At a time when Android and Windows are vying to occupy each other’s space, technology seems to have taken a leap into the future by facilitating dual-boot Android and Windows Phone enabled devices. In the case of mobile phones, phone manufacturing will take this route sooner rather than later. Surprisingly enough, it is not some fancy company that is pushing it; Karbonn Mobiles, an India-based company, says that it intends to create cell phones that support both Android and Windows Phone. To add to it, it is not futuristic project but cell phones with dual operating systems are likely to hit the markets in six months flat.

According to media reports, Karbonn entered into a licensing agreement with Microsoft and is gearing up for the launch of dual boot phone later this year. Its innovative concept can hardly be argued about, but it is mostly unclear as to the benefits of the dual boot phones. But the company seems to have a marketing strategy already conceptualized to lure the high-tech professionals and tech-savvy young generation that savor the cutting-edge innovations in technology. It would be Karbonn’s first Windows Phone handsets that are slated to be launched prior to the dual-boot versions. “Microsoft has eased the regulations and is opening up its platform for other players. We signed the agreement two days ago and will launch a range of Windows Phones in about three months,” says Karbonn Chairman Sudhir Hasija.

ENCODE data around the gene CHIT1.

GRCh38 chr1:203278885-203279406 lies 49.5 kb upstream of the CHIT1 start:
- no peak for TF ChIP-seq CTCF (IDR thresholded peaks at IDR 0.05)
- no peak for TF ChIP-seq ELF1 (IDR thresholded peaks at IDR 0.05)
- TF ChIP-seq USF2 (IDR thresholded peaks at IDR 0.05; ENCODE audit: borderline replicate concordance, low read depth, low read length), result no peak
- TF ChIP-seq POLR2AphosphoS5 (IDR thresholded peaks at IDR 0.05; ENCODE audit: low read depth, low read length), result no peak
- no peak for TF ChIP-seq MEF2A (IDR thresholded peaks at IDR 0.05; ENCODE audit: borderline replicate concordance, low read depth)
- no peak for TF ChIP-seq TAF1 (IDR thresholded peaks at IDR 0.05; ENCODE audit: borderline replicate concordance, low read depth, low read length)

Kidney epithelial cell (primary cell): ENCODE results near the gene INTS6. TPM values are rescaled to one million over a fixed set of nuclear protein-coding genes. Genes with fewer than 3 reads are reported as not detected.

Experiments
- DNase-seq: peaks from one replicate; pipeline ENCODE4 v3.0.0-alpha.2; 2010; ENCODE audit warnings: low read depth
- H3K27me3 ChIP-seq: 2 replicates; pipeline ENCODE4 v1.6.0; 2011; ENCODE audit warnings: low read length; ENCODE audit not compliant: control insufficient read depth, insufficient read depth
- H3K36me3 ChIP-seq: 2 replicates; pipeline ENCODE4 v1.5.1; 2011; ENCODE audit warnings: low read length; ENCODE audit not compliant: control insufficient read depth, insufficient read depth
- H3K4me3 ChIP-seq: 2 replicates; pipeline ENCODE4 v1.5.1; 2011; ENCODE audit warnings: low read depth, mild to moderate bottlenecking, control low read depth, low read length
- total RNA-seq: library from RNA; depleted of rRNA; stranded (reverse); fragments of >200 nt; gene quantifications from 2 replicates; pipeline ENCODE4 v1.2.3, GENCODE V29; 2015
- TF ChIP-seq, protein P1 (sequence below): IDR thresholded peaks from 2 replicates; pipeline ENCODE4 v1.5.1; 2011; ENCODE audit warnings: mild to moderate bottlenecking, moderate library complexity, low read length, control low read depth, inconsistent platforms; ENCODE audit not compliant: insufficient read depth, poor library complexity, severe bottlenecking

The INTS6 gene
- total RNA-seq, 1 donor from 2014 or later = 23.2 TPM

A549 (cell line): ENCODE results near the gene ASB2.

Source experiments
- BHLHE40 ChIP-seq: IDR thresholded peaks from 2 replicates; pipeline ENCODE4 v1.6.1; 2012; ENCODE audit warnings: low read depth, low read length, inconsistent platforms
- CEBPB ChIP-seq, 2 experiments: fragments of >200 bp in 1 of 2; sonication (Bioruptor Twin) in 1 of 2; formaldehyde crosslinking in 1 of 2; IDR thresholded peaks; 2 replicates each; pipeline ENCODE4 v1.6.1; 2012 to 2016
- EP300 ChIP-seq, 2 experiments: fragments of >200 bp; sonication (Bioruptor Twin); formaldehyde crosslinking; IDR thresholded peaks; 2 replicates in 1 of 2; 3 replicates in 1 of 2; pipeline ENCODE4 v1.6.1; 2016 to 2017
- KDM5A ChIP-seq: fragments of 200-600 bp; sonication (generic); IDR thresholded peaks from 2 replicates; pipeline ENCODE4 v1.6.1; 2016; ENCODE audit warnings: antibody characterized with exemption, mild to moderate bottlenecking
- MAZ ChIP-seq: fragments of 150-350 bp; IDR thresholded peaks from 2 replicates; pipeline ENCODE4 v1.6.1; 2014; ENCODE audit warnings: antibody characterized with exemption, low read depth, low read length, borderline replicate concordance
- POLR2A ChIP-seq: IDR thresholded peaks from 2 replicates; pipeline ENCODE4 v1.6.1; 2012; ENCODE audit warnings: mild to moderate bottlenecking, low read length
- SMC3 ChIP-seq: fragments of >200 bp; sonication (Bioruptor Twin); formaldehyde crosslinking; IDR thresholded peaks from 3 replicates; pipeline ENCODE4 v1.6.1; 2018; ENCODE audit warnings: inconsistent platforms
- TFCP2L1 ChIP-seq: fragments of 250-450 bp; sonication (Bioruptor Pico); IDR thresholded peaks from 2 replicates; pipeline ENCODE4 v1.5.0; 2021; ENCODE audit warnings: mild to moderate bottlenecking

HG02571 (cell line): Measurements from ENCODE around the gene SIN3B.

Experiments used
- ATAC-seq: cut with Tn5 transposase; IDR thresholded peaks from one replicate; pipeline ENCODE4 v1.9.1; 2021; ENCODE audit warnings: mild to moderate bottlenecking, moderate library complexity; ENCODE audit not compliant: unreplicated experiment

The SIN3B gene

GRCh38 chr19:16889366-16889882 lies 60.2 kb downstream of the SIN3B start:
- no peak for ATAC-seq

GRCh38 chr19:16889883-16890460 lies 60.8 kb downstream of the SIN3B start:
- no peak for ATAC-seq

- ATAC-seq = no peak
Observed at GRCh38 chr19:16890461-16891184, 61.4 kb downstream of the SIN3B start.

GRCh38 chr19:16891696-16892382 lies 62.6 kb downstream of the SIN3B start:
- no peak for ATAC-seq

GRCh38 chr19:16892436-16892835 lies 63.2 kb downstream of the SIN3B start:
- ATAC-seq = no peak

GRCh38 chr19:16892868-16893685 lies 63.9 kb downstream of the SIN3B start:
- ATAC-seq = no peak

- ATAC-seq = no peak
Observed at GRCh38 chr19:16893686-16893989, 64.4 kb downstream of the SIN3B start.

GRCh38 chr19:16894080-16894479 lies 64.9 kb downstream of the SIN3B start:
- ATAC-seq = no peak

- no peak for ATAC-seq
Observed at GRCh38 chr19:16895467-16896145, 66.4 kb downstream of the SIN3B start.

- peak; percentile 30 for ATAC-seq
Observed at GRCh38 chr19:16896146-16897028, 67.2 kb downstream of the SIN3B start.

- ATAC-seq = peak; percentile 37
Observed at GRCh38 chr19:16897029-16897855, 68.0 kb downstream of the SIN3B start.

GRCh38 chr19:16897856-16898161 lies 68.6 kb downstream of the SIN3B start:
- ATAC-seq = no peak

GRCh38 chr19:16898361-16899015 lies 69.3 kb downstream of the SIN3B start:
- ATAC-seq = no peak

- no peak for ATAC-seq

Karbonn’s announcement pertaining to dual boot phones is not without its bit of nuances with respect to the rumors that Microsoft had, in fact, asked HTC to place Windows as a separate option on its Android instruments, with plans perhaps being to diminish or do away with license fees as an alluring soap. It may be relevant to note that Microsoft is, at present, in the final stages of fine-tuning Windows Phone 8.1 update that has dual-SIM and on-screen buttons support. This particular update is all set to allow phone making companies to design phones that consume only 4 GB storage- an aspect that is envisaged to hike the market share of Windows phone instruments. By early April, sources say that a preview version of Widows Phone 8.1 may be released.

When it comes to PCs, dual booting can be rationally explained, if at all. But for cell phones, it is hard to be lent any convincing rationale. As of today, mobile telephony is to talk, chat, view snaps and watch movies. One marvels as to why one would require two different operating systems for these functions. But then, seemingly offbeat innovations have paved way for the business full of meaningful dimensions and hence, it may be allowed its space in the market to test the waters of user taste. Whether the users boot it and shut down will remain to be explored somewhere towards the end of the year. Let dual boot phones add to the ever widening variety of cell phones that make the markets richer with options to pick from.